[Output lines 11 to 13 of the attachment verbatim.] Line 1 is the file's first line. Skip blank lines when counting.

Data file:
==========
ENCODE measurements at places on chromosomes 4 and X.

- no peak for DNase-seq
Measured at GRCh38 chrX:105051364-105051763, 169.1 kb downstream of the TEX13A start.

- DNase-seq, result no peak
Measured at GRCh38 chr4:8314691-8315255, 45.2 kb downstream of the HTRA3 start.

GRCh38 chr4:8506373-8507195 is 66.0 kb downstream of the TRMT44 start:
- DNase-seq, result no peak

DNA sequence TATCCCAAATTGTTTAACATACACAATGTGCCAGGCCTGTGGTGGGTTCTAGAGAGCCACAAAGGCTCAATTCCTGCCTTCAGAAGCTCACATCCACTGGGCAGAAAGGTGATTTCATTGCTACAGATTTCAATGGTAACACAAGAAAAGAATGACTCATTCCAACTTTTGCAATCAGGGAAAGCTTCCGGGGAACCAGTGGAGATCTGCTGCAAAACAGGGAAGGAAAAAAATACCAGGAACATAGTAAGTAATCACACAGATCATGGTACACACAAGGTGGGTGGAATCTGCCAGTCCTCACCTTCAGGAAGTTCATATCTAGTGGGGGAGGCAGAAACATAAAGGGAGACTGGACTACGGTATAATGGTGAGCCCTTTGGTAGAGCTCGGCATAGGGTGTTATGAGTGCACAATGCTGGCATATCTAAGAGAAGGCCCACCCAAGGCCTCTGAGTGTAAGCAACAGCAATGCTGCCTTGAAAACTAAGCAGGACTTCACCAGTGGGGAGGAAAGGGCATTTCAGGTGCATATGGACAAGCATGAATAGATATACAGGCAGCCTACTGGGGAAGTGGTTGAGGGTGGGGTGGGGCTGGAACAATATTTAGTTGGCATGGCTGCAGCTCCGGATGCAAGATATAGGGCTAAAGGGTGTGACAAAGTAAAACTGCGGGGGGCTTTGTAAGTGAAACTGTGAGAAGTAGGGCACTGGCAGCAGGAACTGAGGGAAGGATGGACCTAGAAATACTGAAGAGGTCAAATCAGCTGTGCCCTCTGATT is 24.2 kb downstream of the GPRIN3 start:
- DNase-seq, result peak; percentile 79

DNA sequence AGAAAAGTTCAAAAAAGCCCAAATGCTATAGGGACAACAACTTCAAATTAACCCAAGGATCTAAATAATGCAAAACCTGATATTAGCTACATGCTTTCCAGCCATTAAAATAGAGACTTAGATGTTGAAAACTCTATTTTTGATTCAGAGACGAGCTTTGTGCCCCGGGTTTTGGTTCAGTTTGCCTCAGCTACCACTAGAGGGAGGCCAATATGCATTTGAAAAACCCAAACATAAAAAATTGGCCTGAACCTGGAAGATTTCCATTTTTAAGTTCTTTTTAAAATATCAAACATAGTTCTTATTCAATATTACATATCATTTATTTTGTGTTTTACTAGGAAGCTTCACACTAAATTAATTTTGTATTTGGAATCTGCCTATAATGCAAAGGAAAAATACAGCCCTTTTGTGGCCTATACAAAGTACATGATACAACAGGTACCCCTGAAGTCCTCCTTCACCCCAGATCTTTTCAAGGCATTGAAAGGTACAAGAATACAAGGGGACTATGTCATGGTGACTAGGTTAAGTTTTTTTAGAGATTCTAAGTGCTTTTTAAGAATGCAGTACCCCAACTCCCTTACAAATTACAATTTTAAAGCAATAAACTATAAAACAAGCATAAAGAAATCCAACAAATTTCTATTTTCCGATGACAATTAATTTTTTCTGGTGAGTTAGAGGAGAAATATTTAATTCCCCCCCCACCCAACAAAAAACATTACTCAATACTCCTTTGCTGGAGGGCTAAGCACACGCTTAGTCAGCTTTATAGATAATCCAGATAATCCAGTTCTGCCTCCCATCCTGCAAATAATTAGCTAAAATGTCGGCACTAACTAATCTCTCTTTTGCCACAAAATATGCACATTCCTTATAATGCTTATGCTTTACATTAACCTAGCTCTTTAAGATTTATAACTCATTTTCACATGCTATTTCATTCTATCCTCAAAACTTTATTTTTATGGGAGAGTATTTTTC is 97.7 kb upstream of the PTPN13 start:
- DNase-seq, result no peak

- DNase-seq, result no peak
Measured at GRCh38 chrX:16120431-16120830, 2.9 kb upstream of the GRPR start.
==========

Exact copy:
- DNase-seq, result no peak

- DNase-seq, result no peak
Measured at GRCh38 chrX:16120431-16120830, 2.9 kb upstream of the GRPR start.